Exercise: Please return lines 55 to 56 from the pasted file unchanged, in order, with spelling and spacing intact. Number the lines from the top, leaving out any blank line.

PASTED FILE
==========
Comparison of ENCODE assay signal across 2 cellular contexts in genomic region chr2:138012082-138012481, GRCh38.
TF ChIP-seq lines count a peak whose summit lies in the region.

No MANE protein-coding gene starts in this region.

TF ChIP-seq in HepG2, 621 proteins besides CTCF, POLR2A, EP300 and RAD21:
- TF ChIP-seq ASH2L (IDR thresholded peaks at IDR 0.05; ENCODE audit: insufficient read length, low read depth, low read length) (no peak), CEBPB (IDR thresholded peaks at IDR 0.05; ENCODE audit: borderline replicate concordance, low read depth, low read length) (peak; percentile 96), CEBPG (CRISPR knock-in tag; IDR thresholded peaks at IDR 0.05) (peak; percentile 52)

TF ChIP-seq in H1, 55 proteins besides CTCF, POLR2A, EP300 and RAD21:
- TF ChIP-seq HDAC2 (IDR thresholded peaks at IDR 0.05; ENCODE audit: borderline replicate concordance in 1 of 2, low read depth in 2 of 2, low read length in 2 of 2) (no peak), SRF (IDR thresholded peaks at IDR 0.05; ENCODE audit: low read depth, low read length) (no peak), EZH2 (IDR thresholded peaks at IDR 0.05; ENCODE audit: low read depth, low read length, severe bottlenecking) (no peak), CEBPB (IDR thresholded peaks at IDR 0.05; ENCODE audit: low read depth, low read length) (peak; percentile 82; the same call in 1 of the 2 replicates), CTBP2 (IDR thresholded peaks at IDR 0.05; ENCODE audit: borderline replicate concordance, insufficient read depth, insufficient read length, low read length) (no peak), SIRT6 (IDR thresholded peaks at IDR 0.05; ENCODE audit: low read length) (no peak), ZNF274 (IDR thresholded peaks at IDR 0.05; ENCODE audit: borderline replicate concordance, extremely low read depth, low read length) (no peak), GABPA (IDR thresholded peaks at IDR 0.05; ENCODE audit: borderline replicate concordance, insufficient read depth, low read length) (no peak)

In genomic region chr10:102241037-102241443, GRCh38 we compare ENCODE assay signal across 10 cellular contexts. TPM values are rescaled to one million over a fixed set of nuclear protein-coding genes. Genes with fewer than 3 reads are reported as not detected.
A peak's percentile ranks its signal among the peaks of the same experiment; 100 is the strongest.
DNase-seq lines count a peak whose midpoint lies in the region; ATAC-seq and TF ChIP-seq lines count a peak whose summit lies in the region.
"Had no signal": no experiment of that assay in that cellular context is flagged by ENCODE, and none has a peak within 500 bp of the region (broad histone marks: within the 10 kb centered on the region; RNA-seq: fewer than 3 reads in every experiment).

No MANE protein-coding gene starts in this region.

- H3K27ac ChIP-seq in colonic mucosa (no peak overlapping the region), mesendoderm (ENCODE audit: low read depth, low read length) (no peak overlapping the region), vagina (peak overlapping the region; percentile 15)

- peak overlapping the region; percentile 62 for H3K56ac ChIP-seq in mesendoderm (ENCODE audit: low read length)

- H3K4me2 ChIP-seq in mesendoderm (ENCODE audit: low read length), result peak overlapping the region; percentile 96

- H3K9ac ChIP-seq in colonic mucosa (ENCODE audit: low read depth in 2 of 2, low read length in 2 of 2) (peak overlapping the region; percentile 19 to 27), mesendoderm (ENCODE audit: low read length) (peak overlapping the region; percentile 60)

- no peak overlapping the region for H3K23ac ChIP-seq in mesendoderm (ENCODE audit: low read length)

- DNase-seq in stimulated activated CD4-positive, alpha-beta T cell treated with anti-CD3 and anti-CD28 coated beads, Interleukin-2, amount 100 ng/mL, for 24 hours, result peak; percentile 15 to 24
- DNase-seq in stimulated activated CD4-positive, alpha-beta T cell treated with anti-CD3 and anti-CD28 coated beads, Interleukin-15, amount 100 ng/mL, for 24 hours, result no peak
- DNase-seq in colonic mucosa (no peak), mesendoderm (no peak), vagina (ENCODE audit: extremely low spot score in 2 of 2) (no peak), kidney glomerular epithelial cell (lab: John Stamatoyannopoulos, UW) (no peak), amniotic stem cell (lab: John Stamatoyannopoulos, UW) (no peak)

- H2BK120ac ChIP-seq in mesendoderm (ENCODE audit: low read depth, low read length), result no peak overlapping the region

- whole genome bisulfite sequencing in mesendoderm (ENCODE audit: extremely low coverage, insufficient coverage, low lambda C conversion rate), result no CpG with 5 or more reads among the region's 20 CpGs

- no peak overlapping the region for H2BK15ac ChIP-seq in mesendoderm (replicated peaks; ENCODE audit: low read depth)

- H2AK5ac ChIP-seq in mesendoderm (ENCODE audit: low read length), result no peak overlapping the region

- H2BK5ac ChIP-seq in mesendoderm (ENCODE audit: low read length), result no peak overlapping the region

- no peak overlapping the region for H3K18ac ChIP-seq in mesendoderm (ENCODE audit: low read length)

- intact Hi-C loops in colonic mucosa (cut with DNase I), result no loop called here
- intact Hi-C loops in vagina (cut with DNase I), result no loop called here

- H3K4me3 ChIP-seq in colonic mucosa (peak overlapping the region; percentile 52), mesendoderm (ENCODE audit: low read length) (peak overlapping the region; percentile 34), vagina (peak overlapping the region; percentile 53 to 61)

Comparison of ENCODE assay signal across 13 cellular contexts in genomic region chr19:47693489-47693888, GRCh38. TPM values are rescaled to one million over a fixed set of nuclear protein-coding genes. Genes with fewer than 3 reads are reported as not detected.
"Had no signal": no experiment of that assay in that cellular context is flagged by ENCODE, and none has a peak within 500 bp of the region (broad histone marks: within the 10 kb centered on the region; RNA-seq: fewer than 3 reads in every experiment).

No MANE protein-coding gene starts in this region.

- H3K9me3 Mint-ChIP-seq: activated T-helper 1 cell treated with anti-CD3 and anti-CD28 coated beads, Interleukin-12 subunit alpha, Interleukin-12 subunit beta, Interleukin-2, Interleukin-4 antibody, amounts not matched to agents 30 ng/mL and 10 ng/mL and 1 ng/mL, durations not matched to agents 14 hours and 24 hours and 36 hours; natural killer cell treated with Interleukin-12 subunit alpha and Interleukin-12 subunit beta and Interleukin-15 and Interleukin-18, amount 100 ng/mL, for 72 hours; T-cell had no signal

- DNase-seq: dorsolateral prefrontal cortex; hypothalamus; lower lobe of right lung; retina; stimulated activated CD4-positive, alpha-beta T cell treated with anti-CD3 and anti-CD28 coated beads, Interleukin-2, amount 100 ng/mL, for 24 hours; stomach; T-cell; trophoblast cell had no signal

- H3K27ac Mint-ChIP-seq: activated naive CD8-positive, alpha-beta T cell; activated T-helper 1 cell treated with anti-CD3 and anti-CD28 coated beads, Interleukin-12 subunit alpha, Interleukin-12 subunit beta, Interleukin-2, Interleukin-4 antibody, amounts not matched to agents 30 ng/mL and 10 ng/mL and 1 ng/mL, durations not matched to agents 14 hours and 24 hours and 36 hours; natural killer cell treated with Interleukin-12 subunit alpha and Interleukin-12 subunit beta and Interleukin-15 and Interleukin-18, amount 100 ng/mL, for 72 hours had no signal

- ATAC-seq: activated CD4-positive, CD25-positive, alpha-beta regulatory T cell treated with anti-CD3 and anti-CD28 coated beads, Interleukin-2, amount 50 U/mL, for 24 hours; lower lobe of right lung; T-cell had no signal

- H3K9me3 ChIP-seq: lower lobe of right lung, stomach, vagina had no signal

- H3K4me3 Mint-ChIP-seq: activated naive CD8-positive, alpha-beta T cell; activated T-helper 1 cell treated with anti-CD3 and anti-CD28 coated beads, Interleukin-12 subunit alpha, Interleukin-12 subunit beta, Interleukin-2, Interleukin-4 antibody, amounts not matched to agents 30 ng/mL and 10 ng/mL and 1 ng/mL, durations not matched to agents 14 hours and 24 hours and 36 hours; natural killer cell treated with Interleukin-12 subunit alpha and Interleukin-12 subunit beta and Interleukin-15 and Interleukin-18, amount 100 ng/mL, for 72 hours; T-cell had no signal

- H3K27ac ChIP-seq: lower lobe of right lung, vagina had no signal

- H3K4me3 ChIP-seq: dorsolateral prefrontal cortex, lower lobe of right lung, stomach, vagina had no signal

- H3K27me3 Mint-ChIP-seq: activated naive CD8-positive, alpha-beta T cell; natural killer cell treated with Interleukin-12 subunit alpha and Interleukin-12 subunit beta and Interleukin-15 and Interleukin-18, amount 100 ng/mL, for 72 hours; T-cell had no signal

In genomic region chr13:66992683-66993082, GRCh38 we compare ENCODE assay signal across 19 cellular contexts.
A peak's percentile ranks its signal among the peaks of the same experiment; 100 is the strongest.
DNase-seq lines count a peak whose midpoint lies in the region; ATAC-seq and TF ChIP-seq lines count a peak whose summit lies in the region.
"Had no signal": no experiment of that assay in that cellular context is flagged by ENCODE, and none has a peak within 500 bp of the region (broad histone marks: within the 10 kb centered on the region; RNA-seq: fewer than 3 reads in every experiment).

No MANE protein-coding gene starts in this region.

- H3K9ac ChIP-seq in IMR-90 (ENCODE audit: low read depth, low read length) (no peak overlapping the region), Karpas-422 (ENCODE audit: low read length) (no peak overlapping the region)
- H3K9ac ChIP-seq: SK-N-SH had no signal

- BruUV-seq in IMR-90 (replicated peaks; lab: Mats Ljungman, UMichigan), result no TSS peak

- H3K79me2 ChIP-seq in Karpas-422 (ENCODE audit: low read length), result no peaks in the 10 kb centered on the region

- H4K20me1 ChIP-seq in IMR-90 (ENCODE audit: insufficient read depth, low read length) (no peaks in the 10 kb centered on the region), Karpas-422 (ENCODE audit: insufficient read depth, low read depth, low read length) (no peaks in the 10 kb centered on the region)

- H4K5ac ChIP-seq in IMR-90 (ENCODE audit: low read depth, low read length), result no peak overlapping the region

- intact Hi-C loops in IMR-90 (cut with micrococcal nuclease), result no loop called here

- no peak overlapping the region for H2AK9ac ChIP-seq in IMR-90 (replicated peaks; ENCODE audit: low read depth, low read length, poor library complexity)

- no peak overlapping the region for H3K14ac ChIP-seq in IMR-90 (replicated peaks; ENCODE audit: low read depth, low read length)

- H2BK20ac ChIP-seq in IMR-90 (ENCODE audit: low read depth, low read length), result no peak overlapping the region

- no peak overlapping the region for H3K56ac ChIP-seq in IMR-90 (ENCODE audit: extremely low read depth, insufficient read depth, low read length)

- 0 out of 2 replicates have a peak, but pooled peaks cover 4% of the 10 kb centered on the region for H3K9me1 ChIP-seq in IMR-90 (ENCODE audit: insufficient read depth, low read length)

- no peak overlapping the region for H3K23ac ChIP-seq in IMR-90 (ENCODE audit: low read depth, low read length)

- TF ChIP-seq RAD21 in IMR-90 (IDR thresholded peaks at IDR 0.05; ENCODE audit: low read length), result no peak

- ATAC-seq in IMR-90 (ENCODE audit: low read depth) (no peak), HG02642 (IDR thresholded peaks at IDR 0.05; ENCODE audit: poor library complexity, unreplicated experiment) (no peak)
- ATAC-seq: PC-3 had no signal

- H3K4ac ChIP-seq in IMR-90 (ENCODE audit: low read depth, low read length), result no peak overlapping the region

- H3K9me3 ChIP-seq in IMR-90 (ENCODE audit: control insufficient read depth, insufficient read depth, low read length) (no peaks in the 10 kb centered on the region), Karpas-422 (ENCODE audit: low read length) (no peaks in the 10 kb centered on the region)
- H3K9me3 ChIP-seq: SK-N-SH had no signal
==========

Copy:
- no peak overlapping the region for H3K14ac ChIP-seq in IMR-90 (replicated peaks; ENCODE audit: low read depth, low read length)

- H2BK20ac ChIP-seq in IMR-90 (ENCODE audit: low read depth, low read length), result no peak overlapping the region